Since the earliest days of MTG’s 30 years of history, blocks have been a core part of Magic: the Gathering. By connecting sets together, the block set design allowed Wizards of the Coast to tell more in-depth and involving stories. For instance, the Theros and Khans of Tarkir blocks told epic and expansive stories across their trio of sets. While many of these stories were beloved by fans, MTG nevertheless shifted to a post-block design strategy in 2018. Grand stories were still possible, as War of the Spark proved, however, this new set design strategy introduced a lot of variety. Many players have loved this fact; however, recently, other MTG players have been longing to return to blocks.
A Risky Venture
Currently, while blocks haven’t returned in earnest, MTG is presently in the midst of the Phyrexian Arc. This four, technically five, set arc features an interconnected story that threatens to change Magic’s multiverse as we know it. Through these connected sets, the Phyrexian Arc is very similar to the blocks of yore, albeit on a bigger scale. Subsequently, many MTG players have been wondering, should these sets be successful, could MTG return to blocks in the future.
While the post-block set design strategy has enabled some great things in MTG, this ask isn’t entirely unreasonable. As Tumblr user Waterwaiker pointed out on Blogatog, it appears Wizards has been experimenting with block-esque designs recently. Before the Phyrexian Arc, Wizards released both Innistrad Midnight Hunt and Crimson Vow in 2021. While these sets didn’t tell a multiverse-threatening story, they nevertheless provided a wedding-themed taste of block within Magic’s post-block world. Subsequently, in their question to Mark Rosewater, Waterwaiker asked, “can we say MID and VOW was sort of an experiment with a block-like narrative structure?”
Continuing, Waterwaiker stated, “I think new planes could benefit from this (being introduced across two big sets, not necessarily Draftable together), as I’ve seen lots of remarks about how hard it is to get to know and become invested in them with the current structure of just one set.” While Wizards does have other ways to get MTG players invested in the lore outside of dense stories, there is clearly a perceived problem. According to Mark Rosewater, however, this problem isn’t nearly as big as it may appear.
What The Audience Wants
Responding to Waterwaiker’s question, Mark Rosewater revealed that the data suggests, unfortunately, blocks won’t return any time soon. “The data from back when we did blocks, both three and two-set blocks, is the barrier is very high where the second set doesn’t sell 80% or less of the first set. The audience strongly wants sets to be mechanically distinct.” While Rosewater has Wizards’ data on their size, MTG’s players weren’t so convinced by Rosewater’s answer. Several users pointed out, for instance, that the new faux block sets can still be mechanically distinct from one another.
Voicing this complaint, Tumblr user Ursadub stated, “I don’t know why Mark keeps conflating these things. A large set and a small set drafted together is not the same as two narratively and mechanically linked large sets drafted separately. Drafting the small set always sucked.” Furthering this point, Honor-basquiat raised this suggestion to Mark Rosewater again in a separate question. “What about the idea of having consecutive premier sets that are set on the same plane with recurring characters and lore but fundamentally different mechanical gameplay themes? For example, a Kamigawa set with an artifact theme followed by a Kamigawa set with an enchantment theme.” In response, Mark Rosewater only stated that “Dominaria United/The Brothers’ War just did that.”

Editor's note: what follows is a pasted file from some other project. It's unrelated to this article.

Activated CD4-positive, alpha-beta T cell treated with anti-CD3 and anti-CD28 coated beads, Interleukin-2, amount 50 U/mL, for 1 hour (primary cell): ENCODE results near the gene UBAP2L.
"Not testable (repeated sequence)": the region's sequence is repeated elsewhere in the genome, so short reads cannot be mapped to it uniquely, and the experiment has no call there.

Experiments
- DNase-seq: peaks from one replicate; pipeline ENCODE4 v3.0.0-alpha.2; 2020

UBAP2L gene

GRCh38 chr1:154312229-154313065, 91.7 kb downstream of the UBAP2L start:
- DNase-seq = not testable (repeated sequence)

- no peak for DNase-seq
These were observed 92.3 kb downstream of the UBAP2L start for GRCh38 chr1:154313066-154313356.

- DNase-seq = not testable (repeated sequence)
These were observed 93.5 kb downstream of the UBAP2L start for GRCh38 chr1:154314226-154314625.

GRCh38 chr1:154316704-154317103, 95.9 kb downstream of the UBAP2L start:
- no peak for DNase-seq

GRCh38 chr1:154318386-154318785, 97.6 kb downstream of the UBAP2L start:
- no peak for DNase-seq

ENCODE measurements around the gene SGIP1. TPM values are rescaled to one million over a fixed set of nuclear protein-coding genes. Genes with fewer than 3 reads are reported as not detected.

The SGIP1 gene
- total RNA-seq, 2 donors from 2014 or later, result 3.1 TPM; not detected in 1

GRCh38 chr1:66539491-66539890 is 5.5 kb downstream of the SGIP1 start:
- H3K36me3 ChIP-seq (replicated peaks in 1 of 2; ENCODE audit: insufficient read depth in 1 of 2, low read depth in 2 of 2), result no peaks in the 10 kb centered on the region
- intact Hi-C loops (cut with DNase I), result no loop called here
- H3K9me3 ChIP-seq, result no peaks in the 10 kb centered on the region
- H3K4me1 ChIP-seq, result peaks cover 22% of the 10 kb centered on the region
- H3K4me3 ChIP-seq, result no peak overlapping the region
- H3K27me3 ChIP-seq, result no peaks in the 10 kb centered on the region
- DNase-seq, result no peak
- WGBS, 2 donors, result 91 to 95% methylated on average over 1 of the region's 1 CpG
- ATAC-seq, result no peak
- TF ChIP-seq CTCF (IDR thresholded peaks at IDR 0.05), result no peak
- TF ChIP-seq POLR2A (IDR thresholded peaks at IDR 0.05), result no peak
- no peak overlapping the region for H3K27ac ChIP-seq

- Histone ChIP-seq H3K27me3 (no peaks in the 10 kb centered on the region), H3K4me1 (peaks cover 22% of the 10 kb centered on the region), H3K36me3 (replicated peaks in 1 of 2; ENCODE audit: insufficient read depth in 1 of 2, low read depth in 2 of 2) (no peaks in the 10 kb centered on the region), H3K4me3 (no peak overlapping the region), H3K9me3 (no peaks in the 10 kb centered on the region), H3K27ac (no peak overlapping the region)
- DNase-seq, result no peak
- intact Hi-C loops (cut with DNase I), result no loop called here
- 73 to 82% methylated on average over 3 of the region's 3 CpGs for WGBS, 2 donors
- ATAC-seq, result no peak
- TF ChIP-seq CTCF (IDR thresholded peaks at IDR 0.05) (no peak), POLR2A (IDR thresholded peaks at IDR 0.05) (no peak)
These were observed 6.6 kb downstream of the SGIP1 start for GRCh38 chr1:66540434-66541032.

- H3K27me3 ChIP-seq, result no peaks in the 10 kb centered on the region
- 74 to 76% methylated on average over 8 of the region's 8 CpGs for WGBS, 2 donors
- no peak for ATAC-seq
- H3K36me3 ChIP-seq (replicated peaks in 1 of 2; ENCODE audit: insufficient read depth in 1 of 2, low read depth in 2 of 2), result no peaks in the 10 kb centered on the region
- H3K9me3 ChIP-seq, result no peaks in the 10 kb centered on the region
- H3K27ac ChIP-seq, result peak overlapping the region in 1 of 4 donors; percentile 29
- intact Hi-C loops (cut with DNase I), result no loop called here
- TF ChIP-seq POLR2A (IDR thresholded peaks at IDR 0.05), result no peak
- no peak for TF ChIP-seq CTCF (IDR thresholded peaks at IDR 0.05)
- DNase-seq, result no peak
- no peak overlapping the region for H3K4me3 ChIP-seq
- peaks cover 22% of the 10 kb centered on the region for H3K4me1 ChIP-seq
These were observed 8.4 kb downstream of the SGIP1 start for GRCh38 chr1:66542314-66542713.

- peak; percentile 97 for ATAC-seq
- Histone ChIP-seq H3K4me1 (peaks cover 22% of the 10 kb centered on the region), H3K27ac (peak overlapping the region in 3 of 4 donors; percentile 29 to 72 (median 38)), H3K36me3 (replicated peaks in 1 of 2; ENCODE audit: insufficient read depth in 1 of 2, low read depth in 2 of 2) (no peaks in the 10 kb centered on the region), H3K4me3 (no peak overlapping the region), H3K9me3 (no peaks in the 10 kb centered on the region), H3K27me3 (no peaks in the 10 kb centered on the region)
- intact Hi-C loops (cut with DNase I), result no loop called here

While true, unfortunately, this statement from Rosewater doesn’t tell us much about Wizards’ intentions. On the one hand, this may be an experiment that leads to future unconnected but mechanically distinct sets that players want. On the other hand, Rosewater may simply be pointing out a fact about the design sensibilities of Dominaria United and The Brothers’ War.
The Greater Good
Ultimately both set design strategies have their merit. Ultimately, there’s no perfect solution. On one hand, the post-block world has taken Magic on countless new and exciting adventures. However, these don’t always work. Providing one reason for this, u/AL_MI_T_1 on Reddit stated, “my biggest issue with single sets is they introduce cool new mechanics but never have enough cards using the mechanics.” This issue is especially prevalent for Commander players, as Mark Rosewater recently highlighted during a Drive to Work podcast. “We can make something relevant in Standard in one set. It takes us like, five to six sets to do that in larger formats, especially in Commander,” Rosewater noted.
Thankfully, this problem was mitigated by mechanically linked MTG sets within blocks. However, these sets weren’t without their own issues. As pointed out by Reddit user u/ithaqua34, in their mind, it was “always the problem with the third set where its mechanics just seemed out of whack with the first two sets.” As Ursadub pointed out on Tumblr, as a result of this, “drafting the small set always sucked.”
Blocks and individual sets undoubtedly both have their pros and cons. However, Wizards has clearly already decided which is best. By prioritizing single disconnected and mechanically unique sets, not only does WotC have incredible freedom but also more money. Not only do individual sets mitigate the potential 80% loss of a block’s second set, but Wizards can also bounce back faster following a dud set. Subsequently, focusing on individual sets with the occasional story arc seems to be a no-brainer. After all, it’s no secret that Magic is governed by its financial wins as “success breeds repetition.”